Generate a master-key

With the configuration in place, the master key can be created. The master key will only have the capability “Certify” and is only needed when the key is modified.

When OpenPGP 2.x is used, the program itself is called “gpg2” in many distributions but also the option to generate the key has changed to “–full-gen-key”. If the option “–gen-key” is used with gpg2, many settings described in this example can not be selected.

$ gpg --homedir ./gnupg-test --expert --gen-key
gpg (GnuPG) 1.4.20; Copyright (C) 2015 Free Software Foundation, Inc.
This is free software: you are free to change and redistribute it.
There is NO WARRANTY, to the extent permitted by law.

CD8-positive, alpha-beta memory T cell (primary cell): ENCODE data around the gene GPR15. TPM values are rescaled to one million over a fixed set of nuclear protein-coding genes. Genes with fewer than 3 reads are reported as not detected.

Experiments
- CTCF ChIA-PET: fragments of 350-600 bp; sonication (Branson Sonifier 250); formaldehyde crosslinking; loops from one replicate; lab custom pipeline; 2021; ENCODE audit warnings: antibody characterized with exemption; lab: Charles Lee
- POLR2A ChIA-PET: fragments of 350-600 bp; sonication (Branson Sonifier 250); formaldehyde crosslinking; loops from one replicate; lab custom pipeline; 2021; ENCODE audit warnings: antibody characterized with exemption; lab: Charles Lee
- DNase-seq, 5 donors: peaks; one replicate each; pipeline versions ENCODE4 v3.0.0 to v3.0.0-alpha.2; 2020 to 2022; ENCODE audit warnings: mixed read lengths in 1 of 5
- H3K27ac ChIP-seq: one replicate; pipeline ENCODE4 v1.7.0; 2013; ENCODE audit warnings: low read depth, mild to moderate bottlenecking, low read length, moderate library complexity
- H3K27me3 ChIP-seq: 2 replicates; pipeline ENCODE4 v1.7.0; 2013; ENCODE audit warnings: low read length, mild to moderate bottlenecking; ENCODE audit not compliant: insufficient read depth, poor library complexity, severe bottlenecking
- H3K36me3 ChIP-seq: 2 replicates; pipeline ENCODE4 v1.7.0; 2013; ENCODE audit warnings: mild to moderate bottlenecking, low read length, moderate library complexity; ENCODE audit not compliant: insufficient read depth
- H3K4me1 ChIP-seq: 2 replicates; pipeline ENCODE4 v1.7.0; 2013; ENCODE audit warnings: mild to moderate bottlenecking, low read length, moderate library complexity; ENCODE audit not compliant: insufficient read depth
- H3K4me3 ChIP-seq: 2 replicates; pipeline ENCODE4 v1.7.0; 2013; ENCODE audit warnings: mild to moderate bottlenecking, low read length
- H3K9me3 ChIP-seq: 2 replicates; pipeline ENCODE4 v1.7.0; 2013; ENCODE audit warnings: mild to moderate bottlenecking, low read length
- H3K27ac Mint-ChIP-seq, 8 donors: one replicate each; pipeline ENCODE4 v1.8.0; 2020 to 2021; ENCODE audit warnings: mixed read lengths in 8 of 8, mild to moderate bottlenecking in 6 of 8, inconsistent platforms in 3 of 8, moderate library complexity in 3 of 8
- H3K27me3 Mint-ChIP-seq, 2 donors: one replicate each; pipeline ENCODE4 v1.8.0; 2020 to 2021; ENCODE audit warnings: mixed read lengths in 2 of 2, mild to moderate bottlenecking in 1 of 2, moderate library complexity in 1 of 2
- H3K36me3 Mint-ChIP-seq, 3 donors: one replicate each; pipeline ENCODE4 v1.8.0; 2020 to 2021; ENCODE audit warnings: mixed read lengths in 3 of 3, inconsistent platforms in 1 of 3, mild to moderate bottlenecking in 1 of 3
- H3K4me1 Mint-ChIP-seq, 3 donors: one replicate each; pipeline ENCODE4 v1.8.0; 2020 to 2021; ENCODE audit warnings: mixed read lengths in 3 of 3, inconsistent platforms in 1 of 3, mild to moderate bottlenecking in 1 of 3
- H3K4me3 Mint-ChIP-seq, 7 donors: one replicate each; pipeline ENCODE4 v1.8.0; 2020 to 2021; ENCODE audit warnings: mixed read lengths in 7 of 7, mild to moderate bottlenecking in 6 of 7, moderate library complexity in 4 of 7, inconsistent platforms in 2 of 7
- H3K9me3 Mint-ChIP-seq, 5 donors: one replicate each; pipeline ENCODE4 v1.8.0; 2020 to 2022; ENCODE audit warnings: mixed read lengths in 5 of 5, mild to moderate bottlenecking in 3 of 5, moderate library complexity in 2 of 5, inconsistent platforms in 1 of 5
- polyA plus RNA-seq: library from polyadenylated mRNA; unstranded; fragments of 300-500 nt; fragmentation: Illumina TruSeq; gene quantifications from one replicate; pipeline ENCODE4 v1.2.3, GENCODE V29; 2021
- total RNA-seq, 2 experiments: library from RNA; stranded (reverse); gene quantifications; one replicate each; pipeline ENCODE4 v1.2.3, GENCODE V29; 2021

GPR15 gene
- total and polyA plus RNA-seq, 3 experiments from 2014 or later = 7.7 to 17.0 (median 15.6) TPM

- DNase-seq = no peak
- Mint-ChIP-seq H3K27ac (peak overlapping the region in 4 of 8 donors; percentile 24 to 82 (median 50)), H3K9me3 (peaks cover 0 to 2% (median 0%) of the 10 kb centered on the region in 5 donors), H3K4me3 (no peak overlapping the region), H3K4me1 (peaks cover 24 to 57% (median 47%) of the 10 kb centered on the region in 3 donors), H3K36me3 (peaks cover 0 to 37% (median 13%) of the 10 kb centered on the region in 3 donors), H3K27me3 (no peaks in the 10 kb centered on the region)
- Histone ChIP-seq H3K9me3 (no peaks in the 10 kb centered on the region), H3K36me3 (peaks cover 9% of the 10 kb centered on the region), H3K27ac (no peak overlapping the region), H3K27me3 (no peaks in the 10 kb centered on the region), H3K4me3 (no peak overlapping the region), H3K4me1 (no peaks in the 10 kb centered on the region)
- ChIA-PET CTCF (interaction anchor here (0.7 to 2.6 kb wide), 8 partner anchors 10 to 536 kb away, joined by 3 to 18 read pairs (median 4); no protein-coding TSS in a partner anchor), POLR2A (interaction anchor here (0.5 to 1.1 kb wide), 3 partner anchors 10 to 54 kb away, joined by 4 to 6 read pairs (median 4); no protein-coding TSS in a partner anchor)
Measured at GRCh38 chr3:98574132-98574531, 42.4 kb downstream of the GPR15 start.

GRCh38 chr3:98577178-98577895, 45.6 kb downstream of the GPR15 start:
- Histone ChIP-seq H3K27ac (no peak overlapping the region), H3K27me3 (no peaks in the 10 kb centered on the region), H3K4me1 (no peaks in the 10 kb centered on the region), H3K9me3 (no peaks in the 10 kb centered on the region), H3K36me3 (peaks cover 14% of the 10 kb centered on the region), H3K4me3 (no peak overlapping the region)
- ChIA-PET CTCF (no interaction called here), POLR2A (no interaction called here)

Please select what kind of key you want:
   (1) RSA and RSA (default)
   (2) DSA and Elgamal
   (3) DSA (sign only)
   (4) RSA (sign only)
   (7) DSA (set your own capabilities)
   (8) RSA (set your own capabilities)
Your selection? 8

Possible actions for a RSA key: Sign Certify Encrypt Authenticate 
Current allowed actions: Sign Certify Encrypt 

   (S) Toggle the sign capability
   (E) Toggle the encrypt capability
   (A) Toggle the authenticate capability
   (Q) Finished

Your selection? S

Possible actions for a RSA key: Sign Certify Encrypt Authenticate 
Current allowed actions: Certify Encrypt 

   (S) Toggle the sign capability
   (E) Toggle the encrypt capability
   (A) Toggle the authenticate capability
   (Q) Finished

Your selection? E

Possible actions for a RSA key: Sign Certify Encrypt Authenticate